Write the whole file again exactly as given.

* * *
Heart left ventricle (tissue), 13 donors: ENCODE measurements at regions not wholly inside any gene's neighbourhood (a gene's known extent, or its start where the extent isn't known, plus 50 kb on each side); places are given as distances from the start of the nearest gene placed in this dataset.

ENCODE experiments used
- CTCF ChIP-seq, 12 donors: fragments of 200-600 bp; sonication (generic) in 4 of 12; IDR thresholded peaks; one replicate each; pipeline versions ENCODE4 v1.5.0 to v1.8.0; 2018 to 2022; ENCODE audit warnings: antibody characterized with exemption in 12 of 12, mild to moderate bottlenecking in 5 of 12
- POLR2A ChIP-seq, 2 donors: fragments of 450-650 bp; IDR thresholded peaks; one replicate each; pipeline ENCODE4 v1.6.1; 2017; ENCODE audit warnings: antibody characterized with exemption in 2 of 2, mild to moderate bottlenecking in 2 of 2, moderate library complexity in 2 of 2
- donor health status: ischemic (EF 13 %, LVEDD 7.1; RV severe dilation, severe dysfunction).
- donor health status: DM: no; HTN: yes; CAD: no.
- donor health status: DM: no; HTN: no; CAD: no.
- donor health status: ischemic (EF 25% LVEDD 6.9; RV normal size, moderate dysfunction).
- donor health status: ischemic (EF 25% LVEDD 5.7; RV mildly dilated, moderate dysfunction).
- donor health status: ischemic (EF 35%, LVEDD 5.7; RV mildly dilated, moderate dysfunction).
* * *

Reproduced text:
Heart left ventricle (tissue), 13 donors: ENCODE measurements at regions not wholly inside any gene's neighbourhood (a gene's known extent, or its start where the extent isn't known, plus 50 kb on each side); places are given as distances from the start of the nearest gene placed in this dataset.

ENCODE experiments used
- CTCF ChIP-seq, 12 donors: fragments of 200-600 bp; sonication (generic) in 4 of 12; IDR thresholded peaks; one replicate each; pipeline versions ENCODE4 v1.5.0 to v1.8.0; 2018 to 2022; ENCODE audit warnings: antibody characterized with exemption in 12 of 12, mild to moderate bottlenecking in 5 of 12
- POLR2A ChIP-seq, 2 donors: fragments of 450-650 bp; IDR thresholded peaks; one replicate each; pipeline ENCODE4 v1.6.1; 2017; ENCODE audit warnings: antibody characterized with exemption in 2 of 2, mild to moderate bottlenecking in 2 of 2, moderate library complexity in 2 of 2
- donor health status: ischemic (EF 13 %, LVEDD 7.1; RV severe dilation, severe dysfunction).
- donor health status: DM: no; HTN: yes; CAD: no.
- donor health status: DM: no; HTN: no; CAD: no.
- donor health status: ischemic (EF 25% LVEDD 6.9; RV normal size, moderate dysfunction).
- donor health status: ischemic (EF 25% LVEDD 5.7; RV mildly dilated, moderate dysfunction).
- donor health status: ischemic (EF 35%, LVEDD 5.7; RV mildly dilated, moderate dysfunction).